government grant she had gotten through an agent on facebook. sure enough, the agent then told drummond she could get financial assistance from the government. all she had to do was provide personal information then send $1,500 in fees to get up to $100,000 in grant money. >> the person that i was corresponding with that i thought was my friend had vouched for this foundation. and i believed her. >> so, drummond wired the $1,500 to florida then waited for the delivery driver like the one shown on facebook to deliver her $100,000 in cash. but -- >> they never game. >> when she tracked down her friend boyd by phone. >> i said, shelley wasn't me. you got scammed. >> turns out, boyd's facebook ask the had been hacked by
scammers who locked her out then quickly reached out to try to con her family and friend. who she then had to warn -- >> please do not send them anything. and delete yourself off of that page. because it is not me. >> emma fletcher is with the better business bureau. >> they're basically capturing that trust, you have in this person. and using it for their own gain. >> so, we wondered, were the scammers still active? to find out, we set up our own fake account on facebook and contacted boyd's impostor. sure enough, she claimed she got a $50,000 grant, and said we could get one too. it wasn't a loan. an we want have to pay it back. >> she is not wasting any time. >> something we showed fletcher as the the conversation progressed. >> is that typical of what you see happening.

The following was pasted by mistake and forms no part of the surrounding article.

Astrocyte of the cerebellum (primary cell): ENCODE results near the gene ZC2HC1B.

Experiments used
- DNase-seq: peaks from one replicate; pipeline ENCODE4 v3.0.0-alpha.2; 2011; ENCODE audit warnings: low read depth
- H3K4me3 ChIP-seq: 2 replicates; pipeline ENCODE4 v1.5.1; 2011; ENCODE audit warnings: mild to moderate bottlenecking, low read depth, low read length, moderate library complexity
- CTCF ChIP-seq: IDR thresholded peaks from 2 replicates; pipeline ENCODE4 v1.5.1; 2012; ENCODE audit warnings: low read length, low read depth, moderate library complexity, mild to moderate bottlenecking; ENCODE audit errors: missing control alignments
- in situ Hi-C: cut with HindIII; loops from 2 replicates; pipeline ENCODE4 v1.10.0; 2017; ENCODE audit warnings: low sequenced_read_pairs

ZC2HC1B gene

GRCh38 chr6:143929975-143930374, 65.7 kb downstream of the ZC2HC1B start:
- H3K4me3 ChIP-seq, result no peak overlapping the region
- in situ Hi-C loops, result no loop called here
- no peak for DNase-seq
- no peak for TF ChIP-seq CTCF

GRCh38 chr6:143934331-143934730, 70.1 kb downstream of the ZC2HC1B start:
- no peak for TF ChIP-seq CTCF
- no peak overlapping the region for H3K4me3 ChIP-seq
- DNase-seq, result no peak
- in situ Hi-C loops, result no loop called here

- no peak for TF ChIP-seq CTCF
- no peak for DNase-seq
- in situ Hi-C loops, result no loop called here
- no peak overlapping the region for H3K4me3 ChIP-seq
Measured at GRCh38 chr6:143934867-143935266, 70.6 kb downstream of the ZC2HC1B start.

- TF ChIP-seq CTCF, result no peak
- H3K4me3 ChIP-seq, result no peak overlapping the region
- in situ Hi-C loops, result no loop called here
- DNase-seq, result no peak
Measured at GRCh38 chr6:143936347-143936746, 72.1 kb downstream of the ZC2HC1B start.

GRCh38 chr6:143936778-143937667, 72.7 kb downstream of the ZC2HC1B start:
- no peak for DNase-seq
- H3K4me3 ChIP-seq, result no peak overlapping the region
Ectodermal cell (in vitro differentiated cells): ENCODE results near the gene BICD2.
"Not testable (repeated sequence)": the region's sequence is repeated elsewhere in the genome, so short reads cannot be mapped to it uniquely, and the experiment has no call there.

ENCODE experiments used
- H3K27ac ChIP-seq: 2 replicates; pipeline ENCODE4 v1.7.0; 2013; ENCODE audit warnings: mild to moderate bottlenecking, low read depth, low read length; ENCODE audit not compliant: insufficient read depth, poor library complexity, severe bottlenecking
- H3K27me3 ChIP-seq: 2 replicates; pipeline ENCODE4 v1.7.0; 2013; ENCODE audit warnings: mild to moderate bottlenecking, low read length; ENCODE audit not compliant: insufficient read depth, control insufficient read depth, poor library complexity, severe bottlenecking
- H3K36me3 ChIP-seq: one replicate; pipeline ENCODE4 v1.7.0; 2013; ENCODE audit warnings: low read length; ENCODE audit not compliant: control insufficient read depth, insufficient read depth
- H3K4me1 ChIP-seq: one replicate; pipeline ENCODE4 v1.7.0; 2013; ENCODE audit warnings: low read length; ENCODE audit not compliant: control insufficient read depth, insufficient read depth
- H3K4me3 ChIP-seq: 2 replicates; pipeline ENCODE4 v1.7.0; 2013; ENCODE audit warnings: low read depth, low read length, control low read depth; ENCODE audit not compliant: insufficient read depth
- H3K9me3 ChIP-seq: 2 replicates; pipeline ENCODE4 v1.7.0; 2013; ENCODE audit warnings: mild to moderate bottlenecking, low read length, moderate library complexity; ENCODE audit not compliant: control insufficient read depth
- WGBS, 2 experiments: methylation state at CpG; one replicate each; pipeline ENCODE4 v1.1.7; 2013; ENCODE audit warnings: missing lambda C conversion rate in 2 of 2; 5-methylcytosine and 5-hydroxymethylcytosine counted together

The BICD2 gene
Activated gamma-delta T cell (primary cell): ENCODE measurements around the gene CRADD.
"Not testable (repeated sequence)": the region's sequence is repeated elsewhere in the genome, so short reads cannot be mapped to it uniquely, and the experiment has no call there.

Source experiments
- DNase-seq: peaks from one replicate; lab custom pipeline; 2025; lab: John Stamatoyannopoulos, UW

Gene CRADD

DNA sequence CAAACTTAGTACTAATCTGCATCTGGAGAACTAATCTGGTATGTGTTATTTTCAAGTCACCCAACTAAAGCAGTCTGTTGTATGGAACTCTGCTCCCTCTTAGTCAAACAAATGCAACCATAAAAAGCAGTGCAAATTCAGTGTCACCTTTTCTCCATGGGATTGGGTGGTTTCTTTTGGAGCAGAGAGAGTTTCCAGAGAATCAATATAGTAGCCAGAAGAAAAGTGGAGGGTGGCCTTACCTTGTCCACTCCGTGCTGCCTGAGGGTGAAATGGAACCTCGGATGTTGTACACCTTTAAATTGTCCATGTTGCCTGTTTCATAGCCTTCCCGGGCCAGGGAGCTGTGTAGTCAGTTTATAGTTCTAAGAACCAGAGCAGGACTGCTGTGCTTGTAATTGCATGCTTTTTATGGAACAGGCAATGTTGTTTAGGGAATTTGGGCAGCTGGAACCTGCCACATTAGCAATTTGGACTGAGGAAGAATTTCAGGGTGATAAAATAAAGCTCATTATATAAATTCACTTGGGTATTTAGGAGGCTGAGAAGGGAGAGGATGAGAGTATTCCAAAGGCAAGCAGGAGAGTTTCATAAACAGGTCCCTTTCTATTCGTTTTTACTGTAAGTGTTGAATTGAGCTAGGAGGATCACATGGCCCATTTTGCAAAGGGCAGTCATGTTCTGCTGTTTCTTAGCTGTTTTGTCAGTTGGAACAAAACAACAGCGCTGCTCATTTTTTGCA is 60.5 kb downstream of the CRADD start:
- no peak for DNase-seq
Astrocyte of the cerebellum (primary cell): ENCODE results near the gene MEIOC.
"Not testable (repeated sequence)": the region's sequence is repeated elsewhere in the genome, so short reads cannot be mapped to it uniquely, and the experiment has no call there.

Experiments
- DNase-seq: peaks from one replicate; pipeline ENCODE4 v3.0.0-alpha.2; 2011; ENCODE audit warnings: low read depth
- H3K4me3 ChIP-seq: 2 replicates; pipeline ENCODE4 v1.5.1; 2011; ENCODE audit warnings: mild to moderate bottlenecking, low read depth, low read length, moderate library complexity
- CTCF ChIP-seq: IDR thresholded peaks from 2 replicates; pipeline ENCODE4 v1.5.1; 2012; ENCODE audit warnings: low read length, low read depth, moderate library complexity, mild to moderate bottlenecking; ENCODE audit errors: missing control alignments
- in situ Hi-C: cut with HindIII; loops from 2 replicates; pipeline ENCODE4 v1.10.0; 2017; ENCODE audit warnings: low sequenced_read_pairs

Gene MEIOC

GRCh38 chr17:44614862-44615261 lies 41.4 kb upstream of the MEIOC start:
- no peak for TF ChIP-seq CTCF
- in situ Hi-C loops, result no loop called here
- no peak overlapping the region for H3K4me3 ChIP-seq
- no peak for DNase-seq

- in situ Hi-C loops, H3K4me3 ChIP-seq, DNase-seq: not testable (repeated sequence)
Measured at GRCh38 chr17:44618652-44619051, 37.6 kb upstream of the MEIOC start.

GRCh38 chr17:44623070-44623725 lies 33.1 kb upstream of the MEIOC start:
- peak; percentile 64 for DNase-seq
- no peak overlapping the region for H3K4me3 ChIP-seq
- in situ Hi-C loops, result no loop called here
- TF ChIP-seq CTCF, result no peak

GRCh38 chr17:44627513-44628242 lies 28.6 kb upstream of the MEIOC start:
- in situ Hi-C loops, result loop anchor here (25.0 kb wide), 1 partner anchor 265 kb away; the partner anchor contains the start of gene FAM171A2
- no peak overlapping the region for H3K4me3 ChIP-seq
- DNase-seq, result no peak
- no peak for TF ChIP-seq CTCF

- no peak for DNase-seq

>> once you show an interest, you know, they're going to go in for the kill. >> and it wasn't just the fake deborah boyd account. we found what appears to be a network of fake face book profiles offering grants. from $50,000 to $1 million. all while assuring us it wasn't a scam. swear to god one said. but those photos of the agents, a quick search using google images turned up the truth. the photos are real. but those people don't offer grants. one is a real estate agent from vermont. the other -- a professor at mit. >> so if those aren't the real people, who is really running those facebook accounts. >> what this website its, is a -- ip tracker. >> meet computer expert. gary moleski, he set up a we to track the location. he built the page that looks like a money transfer company website. but really find a computer's unique identifier and location. >> so when they click the link think they're going to a money transfer website. they're allowing us to track them. >> we got the scammers to click on it. lo and behold. >> there we are. now in nigeria. >> right. the scammers are in nigeria. >> russians use malware, chinese use malware. nigerians use social engineering and social media.